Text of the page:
All posts by Mickey J

What is the Wuhan Coronavirus and will it change your investment strategy?

The biggest topic trending on the streets for the past few days has been the Wuhan Coronavirus that has infected thousands and spread to multiple countries so far. I'm not going to post any statistics here because those numbers are meaningless and you should check official sources for real-time statistics.

One of the major challenges today is the fact that China isn't the most transparent country so you can't really be sure if the information shared on the Internet is true or not.

In fact, there was a false rumour going around Facebook claiming that Woodlands MRT was closed for disinfection due to a suspected case of the Wuhan Coronavirus infection, urging the public to avoid that train station. Ministry of Health has come out to clarify that this was false.

Instead of watching the latest video shared by your friends on Facebook or listening to the latest pantry chatter, I highly recommend everyone to visit the Ministry of Health website to get the latest update on the virus and what we can do to try and reduce the chances of getting infected.

Here are some resources from credible sources

Here are a few resources released by the Singapore government and the Ministry of Health.

Wuhan Virus - Situation in China: Taking Precautions

Infographic on what is Wuhan Coronavirus and what precautions you can take today

Prof Leo Yee Sin of National Centre for Infectious Diseases (NCID) answers a few key questions about the Wuhan Coronavirus

Will the Wuhan Coronavirus change how you invest?

For some people, they have the know-how and the capital to make bets on specific sectors and stocks to capitalise on trending news like the Wuhan Coronavirus.

Brian Halim from A Path to Forever Financial Freedom took a bet on Top Glove Corporation Bhd, a rubber glove manufacturer that owns and operates 43 manufacturing facilities in Malaysia, Thailand, and China. He purchase their shares at $1.72 per share using CFD leverage at 2.8%.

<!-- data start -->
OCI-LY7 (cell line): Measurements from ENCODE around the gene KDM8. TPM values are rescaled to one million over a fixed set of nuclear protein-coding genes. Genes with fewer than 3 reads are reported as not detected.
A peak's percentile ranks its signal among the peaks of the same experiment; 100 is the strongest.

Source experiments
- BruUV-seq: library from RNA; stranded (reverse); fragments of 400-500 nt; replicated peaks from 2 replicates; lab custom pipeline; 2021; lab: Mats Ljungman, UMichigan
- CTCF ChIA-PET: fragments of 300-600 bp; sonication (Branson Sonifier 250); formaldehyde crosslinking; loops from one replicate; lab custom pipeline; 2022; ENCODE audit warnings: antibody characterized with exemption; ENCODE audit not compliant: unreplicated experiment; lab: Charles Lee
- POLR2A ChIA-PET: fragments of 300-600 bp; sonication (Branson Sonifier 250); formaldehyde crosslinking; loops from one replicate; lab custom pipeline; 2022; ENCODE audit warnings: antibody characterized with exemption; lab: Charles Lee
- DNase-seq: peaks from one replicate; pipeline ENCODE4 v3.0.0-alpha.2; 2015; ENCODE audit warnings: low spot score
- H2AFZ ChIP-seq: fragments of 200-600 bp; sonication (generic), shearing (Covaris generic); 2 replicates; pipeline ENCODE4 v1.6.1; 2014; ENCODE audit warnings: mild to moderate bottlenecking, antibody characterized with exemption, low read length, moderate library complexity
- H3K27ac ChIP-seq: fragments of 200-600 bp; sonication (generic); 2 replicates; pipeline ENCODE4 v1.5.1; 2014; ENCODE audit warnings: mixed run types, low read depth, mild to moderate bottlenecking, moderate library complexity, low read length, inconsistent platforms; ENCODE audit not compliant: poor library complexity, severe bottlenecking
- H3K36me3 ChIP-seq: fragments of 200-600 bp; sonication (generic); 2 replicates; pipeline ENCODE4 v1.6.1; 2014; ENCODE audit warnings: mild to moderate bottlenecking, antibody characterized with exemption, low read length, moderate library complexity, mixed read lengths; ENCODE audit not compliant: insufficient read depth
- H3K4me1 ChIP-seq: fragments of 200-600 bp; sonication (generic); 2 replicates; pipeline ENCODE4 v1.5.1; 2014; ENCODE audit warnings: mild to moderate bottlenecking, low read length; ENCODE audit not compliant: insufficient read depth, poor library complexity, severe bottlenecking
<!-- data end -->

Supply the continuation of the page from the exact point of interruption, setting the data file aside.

Top Glove Corporation Bhd closed at $2.35 today and I'm happy for Brian.

Are you making bets on companies based on the Wuhan Coronavirus?

Personally, I've not done anything remotely similar because I don't have the know-how and capital to make similar bets. I also know that I've never been good with luck-based games like blackjack, toto, 4D so it's unlikely that I'll get luck with short term stock picks. I also know that I lack the mental strength in making such bets. The last time I shorted a stock many years ago, I wasn't able to concentrate 100% at work and was consistently checking the stock price.

I'm much better at skill-based games like mahjong where I have some level of control over winning and losing, and it's a longer game where the winners and losers are determined after multiple rounds.

I'm better off not making any stock bets for short term gains to take advantage of the current situation.

Keep some dry powder on hand in case the market goes down the toilet

We know that on a macro level, some of the industries are going to be affected if the Wuhan Coronavirus situation continues for a few more months (at least).

For example, we know that retail stores are going to be experiencing lesser footfall which translates to lower sales. If this continues for the long term impact, shopping malls may also be challenged with retaining their existing tenants.

Major businesses like Starbucks and Yum China (KFC and Pizza Hut) are starting to choose to suspend operations until further notice. The profitability of those businesses are clearly going to take a hit in the books.